CitationSrinivas, Sharan; Anand, Kavin; & Chockalingam, Anand (2021). Adolescent psychological well-being and adulthood cardiovascular disease risk: longitudinal association and implications for care quality management. Benchmarking: An International Journal.
AbstractPurpose: Prior research suggests that 80% of cardiovascular disease (CVD) events can be prevented by modifying certain behaviors, yet it remains the primary cause of mortality worldwide. Early detection and management of critical modifiable factors have the potential to improve cardiovascular care quality as well as the associated health outcomes. This study aims to assess the independent impact of psychological well-being in adolescence, a modifiable factor, on long-term CVD risk and promote targeted early interventions through quality management principles. Design/methodology/approach: Data from the Add Health study, which employed a series of surveys and health tests (Wave 1 – Wave 4) on individuals for 14 years (from adolescence to adulthood), were obtained and analyzed longitudinally. Psychological well-being in adolescence was assessed using four Wave 1 survey questions, and 30-year CVD risk was estimated 14 years later with Wave 4 data. Three different logistic regression models were examined to understand the impact of adding covariates. Findings This study’s sample included 12,116 individuals who responded to all the relevant questions and underwent clinical risk factor measurements in Wave 1 (adolescence) and Wave 4 (young adulthood). Psychological well-being was protective with reduced risk for CVD across the three models tested. There is a statistically significant association, where increasing psychological well-being reduced the 30-year CVD risk exponentially in all the models. The analysis also suggested an exposure–response relationship, where the 30-year risk category of adulthood CVD decreased with an increase in psychological well-being. Practical implications This research uncovers an inverse association between adolescent psychological well-being and adulthood CVD risk. This study also identifies quality management-based preventive tools/techniques to improve psychological well-being in adolescence and therefore reduce CVD risk later in life. Originality/value This study is among the first to establish a long-term association between positive well-being and CVD risk. Also, unlike the existing literature, this work provides implications for improving CVD care from a quality management perspective.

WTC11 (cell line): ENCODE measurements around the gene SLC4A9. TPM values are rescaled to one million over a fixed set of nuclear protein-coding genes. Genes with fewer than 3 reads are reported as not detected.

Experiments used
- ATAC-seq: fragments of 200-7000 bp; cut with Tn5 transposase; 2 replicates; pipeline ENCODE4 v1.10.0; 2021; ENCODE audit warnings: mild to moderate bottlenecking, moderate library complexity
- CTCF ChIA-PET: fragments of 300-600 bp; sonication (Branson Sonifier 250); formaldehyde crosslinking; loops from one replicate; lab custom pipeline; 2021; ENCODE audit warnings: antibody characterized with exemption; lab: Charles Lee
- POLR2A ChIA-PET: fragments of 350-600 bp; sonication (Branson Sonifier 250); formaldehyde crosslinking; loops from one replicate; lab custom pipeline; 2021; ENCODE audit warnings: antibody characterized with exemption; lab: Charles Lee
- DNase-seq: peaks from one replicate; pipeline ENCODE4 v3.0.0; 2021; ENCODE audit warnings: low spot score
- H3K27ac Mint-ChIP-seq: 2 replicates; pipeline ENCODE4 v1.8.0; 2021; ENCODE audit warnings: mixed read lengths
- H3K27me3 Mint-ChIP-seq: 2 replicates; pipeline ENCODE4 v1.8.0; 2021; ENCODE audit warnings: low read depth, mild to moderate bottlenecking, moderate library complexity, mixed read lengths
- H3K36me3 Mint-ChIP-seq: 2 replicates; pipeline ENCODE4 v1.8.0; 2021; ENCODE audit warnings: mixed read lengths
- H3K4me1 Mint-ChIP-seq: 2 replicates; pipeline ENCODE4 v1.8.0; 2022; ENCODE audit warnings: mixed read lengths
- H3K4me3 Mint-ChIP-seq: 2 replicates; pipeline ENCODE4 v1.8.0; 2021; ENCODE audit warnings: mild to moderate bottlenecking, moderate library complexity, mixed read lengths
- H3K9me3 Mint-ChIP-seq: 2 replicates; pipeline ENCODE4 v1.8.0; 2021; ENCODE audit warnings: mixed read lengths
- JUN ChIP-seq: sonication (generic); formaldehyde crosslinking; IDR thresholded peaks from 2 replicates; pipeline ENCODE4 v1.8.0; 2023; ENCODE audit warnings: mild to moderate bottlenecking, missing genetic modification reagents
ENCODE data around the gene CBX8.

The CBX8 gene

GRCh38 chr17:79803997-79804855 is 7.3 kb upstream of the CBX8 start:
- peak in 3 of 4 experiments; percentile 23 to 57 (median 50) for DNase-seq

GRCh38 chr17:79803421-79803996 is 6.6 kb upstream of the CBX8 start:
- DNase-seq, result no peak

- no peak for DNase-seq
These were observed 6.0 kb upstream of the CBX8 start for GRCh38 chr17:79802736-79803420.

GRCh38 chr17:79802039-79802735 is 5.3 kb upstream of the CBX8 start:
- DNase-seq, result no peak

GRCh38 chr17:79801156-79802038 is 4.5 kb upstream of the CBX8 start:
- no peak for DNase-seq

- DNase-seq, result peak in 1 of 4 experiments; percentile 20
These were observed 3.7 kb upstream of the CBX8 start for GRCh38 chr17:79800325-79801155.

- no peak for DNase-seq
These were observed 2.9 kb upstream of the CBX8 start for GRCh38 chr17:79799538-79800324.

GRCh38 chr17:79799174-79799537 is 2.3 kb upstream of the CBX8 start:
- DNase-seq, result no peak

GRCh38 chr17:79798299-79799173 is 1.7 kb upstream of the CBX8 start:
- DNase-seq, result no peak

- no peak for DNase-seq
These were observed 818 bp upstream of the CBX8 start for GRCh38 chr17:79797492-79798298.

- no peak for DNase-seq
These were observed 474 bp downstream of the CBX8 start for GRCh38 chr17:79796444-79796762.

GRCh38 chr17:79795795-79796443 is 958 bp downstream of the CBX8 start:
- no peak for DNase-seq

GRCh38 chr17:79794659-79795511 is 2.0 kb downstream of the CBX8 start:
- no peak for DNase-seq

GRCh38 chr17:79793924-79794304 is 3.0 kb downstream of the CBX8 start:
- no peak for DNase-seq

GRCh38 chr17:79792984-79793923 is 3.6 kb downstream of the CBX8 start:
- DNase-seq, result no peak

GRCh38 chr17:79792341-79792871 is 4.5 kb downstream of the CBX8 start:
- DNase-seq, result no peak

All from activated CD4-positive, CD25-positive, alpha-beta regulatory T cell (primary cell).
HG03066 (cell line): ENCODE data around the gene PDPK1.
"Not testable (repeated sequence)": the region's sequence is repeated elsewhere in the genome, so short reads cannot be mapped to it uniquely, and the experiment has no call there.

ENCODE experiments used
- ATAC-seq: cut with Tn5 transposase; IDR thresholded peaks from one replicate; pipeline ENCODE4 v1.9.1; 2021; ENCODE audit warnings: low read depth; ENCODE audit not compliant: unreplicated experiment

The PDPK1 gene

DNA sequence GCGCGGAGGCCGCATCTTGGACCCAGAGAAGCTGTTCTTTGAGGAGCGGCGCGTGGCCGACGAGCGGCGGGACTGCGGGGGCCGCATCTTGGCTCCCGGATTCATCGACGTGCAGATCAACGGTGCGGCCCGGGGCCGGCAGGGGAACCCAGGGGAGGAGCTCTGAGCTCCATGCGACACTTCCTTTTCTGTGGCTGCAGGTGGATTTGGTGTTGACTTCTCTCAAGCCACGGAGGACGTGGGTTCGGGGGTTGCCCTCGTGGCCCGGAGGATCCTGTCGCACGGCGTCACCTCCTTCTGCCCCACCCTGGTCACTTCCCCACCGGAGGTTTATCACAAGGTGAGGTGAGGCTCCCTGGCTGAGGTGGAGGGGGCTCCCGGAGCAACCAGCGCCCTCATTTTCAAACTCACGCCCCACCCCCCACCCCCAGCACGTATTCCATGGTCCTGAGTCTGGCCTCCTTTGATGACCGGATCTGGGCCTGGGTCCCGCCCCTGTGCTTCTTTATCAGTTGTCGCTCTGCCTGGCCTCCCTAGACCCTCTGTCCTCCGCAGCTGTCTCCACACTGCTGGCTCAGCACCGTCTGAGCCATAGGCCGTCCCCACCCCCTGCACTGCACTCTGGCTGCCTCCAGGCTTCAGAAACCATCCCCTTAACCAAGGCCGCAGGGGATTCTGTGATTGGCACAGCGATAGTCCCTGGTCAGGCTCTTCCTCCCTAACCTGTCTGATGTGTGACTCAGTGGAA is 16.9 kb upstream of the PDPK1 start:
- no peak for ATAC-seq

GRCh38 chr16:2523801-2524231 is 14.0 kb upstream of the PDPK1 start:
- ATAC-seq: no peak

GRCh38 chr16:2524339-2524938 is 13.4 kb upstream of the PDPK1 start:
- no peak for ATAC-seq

Reference TypeJournal Article
Journal TitleBenchmarking: An International Journal